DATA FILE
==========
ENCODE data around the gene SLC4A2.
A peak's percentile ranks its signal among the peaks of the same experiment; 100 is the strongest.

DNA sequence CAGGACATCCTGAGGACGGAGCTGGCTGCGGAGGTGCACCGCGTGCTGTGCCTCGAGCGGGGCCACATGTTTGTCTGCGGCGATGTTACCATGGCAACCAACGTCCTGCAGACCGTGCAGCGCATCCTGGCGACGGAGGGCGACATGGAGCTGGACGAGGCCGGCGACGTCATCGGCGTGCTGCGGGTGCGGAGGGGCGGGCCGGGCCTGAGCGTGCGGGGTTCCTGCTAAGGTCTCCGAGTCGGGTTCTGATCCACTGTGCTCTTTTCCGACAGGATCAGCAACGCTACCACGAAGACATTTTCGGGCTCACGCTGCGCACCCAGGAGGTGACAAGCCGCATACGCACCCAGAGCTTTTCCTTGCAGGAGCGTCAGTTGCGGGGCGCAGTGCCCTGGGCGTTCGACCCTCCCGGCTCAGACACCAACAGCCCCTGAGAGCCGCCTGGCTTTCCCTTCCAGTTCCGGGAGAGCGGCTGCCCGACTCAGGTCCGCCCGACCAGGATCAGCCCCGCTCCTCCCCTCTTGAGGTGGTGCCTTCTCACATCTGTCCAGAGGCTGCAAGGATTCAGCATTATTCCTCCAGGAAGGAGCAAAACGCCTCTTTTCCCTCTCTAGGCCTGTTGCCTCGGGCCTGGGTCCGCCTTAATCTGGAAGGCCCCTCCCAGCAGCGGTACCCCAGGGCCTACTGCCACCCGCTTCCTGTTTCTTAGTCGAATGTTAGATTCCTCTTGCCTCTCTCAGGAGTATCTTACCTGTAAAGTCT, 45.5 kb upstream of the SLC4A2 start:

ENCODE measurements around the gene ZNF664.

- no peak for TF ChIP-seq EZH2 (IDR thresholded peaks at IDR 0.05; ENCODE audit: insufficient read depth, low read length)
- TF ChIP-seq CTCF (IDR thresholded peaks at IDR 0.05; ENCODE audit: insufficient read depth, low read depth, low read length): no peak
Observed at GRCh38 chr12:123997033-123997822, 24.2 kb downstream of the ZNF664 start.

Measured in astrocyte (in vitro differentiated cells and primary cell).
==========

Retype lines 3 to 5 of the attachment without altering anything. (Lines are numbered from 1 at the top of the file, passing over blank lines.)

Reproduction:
DNA sequence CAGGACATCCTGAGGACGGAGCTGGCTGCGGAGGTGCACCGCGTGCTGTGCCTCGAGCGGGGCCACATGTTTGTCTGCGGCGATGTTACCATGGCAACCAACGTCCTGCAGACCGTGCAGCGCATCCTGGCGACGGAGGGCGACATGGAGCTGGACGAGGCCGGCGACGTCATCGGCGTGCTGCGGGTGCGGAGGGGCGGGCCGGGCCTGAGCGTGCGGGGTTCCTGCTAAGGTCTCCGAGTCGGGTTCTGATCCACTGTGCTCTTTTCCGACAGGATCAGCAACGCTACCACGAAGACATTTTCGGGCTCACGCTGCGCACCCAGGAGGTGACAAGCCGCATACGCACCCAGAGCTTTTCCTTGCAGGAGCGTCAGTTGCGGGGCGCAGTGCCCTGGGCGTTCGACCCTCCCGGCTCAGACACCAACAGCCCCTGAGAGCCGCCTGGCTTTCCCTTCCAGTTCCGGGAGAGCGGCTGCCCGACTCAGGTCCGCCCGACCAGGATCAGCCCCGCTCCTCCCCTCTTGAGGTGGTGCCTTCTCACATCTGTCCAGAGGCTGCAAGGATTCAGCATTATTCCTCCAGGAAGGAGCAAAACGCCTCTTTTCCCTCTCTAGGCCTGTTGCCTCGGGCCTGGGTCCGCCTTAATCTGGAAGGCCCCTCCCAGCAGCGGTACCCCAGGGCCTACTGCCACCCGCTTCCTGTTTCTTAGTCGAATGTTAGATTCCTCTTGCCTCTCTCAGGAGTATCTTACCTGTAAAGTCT, 45.5 kb upstream of the SLC4A2 start:

ENCODE measurements around the gene ZNF664.

- no peak for TF ChIP-seq EZH2 (IDR thresholded peaks at IDR 0.05; ENCODE audit: insufficient read depth, low read length)